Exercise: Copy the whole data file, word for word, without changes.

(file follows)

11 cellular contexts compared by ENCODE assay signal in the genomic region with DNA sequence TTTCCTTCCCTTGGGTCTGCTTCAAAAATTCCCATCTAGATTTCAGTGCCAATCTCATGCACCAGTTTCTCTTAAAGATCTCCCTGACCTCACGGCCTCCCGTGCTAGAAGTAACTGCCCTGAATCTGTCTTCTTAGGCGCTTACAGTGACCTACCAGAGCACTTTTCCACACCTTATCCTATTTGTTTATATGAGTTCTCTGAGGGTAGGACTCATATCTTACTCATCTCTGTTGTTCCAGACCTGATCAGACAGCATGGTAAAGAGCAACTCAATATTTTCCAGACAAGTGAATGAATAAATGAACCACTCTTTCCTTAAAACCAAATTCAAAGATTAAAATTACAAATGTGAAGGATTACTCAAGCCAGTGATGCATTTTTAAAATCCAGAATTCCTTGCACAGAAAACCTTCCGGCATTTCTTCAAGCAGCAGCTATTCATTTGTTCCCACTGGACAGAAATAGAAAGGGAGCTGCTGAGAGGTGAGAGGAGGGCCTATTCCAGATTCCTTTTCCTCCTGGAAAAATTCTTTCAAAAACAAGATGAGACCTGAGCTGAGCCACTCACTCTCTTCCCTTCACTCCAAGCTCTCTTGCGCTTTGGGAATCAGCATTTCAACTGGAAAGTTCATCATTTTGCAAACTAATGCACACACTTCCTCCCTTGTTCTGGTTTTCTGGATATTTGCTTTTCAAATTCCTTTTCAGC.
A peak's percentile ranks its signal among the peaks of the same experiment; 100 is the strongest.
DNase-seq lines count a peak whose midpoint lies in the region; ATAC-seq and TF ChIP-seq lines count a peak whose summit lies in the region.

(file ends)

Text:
11 cellular contexts compared by ENCODE assay signal in the genomic region with DNA sequence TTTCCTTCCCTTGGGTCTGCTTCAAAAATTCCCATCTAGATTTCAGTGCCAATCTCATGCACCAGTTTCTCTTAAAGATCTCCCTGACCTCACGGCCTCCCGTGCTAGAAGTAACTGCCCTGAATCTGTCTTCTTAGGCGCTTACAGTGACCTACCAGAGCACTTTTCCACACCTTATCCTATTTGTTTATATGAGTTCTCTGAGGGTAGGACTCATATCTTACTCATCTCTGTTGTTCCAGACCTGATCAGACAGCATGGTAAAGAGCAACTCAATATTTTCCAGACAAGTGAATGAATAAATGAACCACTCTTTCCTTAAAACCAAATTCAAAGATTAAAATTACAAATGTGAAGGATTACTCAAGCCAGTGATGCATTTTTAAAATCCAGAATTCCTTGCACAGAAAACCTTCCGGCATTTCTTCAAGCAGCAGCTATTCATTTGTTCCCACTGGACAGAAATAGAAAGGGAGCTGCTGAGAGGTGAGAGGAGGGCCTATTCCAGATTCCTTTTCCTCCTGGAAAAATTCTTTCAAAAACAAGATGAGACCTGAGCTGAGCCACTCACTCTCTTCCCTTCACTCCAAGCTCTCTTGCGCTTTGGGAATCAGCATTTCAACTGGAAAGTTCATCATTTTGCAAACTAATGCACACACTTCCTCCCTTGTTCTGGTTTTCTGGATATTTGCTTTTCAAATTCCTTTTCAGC.
A peak's percentile ranks its signal among the peaks of the same experiment; 100 is the strongest.
DNase-seq lines count a peak whose midpoint lies in the region; ATAC-seq and TF ChIP-seq lines count a peak whose summit lies in the region.